Gordon Brown is back. Again. Earlier this week, to mark the tenth anniversary of the collapse of Lehman Brothers, the former prime minister treated us all to another nakedly self-serving political intervention.

In two separate puff piece interviews – one with the Guardian and one with the BBC – he issued a series of stark claims and denunciations.

Read More

When Alexandria Ocasio-Cortez beat Joe Crowley in a headline-blitzing New York primary race last month, the first thing the Democratic Party establishment tried to do was minimise the significance of her victory.

“They made a choice in one district,” the House minority leader Nancy Pelosi told reporters the following day. “It is not to be viewed as something that stands for anything else.”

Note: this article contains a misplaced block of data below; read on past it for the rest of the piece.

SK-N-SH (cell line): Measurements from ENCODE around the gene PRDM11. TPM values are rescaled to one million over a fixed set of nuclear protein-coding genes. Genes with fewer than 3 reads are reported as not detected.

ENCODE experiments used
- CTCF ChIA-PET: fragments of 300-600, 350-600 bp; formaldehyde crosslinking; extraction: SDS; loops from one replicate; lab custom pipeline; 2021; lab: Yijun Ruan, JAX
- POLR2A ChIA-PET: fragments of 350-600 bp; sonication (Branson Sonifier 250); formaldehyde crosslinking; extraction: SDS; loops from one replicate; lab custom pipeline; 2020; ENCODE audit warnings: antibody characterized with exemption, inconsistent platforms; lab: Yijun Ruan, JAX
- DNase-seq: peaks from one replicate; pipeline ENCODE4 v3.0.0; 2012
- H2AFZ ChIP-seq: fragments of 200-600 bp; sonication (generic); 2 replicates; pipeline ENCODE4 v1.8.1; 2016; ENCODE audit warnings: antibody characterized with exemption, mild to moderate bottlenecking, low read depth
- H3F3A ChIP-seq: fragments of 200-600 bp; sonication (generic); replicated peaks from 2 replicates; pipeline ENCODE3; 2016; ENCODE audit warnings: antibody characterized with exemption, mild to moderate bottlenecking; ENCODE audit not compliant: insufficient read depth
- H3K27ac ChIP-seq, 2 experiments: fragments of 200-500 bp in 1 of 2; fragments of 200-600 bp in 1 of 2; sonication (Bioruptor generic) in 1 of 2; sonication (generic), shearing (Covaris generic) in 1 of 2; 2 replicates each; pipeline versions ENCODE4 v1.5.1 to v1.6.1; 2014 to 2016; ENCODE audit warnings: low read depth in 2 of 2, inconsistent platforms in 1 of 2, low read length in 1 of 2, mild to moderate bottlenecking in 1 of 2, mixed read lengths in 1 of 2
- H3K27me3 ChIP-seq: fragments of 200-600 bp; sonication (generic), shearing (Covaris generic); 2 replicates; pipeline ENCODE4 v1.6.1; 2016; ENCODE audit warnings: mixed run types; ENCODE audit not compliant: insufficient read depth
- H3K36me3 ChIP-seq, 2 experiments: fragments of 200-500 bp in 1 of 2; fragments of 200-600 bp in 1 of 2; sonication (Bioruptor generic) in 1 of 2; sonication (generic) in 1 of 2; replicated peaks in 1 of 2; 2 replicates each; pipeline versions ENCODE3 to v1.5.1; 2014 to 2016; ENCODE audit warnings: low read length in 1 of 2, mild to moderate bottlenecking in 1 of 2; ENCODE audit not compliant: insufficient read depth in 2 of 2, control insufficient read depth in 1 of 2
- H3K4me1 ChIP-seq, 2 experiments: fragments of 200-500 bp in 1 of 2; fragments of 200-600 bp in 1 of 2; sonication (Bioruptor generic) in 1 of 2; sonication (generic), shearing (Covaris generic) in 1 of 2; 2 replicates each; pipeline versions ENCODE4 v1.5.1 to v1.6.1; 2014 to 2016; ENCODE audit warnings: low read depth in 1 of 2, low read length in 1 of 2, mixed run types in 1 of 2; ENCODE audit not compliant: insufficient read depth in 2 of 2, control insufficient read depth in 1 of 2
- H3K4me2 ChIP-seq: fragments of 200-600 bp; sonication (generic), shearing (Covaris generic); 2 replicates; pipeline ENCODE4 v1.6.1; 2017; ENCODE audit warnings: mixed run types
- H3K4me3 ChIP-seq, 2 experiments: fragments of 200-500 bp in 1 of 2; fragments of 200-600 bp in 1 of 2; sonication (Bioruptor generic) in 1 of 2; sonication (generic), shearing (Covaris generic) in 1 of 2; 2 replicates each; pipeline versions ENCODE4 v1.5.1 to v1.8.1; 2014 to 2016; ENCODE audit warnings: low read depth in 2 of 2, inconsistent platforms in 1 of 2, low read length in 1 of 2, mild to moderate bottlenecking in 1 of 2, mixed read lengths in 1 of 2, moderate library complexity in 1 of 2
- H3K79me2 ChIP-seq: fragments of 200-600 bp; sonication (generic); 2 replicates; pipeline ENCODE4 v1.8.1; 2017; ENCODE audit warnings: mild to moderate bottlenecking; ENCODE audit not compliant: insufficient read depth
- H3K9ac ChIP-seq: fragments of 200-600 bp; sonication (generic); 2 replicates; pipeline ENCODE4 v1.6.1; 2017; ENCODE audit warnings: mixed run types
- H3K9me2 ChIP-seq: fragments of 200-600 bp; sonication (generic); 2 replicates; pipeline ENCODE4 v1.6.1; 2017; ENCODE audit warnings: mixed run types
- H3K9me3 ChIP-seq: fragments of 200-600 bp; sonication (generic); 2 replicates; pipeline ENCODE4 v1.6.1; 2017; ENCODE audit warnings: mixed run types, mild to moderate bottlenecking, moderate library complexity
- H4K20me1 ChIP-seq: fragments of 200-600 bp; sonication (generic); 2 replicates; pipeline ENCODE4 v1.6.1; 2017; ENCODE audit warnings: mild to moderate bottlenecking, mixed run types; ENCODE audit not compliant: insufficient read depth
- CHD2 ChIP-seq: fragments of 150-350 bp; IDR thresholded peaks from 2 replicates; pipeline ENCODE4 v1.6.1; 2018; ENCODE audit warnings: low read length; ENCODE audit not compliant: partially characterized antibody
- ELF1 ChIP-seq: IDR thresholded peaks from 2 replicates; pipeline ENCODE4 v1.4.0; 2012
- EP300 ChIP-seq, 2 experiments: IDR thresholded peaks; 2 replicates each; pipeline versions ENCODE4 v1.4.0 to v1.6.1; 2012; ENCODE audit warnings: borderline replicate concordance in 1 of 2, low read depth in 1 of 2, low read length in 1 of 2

Read More

In the summer of 2010, the UK embarked on a strange economic experiment.

Britain, then in the grip of a post-crash recession, had just elected a new government led by the Conservative party. In his first budget, the Tory finance minister, George Osborne, reeled-off a litany of cuts: public sector pay would be frozen, pensions reformed, disability and housing benefits slashed, and a raft of progressive tax credits abolished. In total, more than £30bn ($50bn CAD) would be stripped from state expenditure every year until 2015.

Read More